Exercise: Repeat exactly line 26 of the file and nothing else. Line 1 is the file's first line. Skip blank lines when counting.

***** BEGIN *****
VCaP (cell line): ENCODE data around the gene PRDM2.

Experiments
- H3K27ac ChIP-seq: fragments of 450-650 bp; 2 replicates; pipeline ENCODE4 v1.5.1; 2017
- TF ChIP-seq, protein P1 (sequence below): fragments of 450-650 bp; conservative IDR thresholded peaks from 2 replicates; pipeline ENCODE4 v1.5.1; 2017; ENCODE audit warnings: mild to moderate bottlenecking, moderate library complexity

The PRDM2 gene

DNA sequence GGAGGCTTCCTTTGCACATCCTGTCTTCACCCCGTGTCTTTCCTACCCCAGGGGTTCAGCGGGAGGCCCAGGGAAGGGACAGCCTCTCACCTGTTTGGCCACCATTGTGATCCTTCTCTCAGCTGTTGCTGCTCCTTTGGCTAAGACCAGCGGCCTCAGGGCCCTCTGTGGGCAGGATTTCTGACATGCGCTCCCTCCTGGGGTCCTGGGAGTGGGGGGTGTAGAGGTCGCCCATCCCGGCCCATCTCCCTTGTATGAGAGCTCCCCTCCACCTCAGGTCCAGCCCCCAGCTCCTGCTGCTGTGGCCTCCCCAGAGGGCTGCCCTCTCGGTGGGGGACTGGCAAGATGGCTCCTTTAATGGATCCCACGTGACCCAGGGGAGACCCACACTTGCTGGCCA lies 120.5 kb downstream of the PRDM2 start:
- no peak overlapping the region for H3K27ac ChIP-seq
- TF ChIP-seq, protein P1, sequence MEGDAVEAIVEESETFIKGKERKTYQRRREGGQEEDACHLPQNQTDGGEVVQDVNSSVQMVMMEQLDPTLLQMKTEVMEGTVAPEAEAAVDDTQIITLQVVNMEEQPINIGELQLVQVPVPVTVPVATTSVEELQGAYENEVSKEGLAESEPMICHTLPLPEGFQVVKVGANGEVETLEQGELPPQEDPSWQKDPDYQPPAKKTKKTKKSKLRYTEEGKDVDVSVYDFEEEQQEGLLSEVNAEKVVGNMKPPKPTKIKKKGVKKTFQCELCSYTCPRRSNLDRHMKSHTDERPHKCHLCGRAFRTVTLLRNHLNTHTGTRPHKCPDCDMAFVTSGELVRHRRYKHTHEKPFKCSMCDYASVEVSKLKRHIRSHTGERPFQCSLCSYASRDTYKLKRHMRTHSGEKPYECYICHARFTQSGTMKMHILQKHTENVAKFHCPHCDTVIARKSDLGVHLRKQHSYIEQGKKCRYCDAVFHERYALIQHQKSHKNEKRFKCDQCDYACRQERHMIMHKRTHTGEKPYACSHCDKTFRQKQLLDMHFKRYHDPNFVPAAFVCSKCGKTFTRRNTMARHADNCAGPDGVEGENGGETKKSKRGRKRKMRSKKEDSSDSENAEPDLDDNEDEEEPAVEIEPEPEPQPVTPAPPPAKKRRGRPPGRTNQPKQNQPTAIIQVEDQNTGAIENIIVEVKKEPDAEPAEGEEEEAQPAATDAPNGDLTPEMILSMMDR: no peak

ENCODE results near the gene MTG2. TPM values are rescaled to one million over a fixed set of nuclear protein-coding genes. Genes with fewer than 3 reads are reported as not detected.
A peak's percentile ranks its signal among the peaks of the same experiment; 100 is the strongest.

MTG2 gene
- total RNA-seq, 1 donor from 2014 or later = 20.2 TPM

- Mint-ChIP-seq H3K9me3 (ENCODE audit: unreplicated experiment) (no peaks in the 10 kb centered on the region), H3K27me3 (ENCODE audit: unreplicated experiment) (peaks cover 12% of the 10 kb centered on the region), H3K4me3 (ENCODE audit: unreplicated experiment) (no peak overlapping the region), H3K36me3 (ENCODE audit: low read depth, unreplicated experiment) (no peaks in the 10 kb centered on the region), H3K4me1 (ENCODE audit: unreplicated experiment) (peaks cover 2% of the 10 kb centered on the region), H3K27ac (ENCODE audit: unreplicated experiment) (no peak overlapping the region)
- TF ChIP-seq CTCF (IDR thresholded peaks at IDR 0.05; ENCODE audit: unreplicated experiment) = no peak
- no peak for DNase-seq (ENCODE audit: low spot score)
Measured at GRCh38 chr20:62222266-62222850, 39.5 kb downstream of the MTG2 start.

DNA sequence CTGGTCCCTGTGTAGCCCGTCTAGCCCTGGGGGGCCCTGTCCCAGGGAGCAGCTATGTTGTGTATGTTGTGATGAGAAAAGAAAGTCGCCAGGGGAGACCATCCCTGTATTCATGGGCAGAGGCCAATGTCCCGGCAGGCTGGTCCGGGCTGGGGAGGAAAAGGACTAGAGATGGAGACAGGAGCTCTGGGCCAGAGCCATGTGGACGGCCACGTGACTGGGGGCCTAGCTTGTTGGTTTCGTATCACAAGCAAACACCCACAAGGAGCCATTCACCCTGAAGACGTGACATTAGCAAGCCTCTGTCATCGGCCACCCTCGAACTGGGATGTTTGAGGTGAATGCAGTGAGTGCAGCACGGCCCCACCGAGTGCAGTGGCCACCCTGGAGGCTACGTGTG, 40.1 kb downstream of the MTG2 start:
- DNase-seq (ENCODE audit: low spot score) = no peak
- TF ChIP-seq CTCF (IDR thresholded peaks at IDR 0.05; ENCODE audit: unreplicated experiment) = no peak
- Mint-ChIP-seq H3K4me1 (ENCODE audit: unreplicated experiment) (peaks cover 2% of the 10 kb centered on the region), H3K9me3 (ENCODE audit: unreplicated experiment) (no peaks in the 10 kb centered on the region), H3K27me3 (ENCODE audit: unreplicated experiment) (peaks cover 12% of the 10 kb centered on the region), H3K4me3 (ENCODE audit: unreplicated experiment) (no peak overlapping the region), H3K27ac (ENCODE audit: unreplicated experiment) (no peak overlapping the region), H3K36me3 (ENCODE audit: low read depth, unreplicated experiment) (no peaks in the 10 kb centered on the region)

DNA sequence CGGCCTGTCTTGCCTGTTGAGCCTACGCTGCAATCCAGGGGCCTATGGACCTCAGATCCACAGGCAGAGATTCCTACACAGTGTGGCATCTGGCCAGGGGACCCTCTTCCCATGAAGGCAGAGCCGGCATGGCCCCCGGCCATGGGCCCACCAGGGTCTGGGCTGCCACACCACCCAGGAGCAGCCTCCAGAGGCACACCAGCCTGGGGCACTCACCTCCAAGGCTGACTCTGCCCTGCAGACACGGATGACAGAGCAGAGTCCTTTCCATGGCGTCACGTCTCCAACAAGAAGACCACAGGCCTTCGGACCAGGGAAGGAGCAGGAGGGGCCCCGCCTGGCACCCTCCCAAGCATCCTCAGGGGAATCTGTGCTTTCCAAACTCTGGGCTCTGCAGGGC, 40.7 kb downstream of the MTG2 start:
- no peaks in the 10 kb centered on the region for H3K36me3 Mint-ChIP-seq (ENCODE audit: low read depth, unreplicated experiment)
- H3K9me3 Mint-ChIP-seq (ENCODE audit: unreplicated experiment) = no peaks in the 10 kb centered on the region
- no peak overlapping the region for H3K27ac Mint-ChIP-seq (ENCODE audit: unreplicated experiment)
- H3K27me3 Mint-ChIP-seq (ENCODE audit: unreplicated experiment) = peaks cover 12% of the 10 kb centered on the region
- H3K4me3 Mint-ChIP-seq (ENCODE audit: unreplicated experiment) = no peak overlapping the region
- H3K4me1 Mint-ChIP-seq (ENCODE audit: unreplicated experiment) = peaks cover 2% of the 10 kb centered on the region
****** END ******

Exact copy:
- H3K4me3 Mint-ChIP-seq (ENCODE audit: unreplicated experiment) = no peak overlapping the region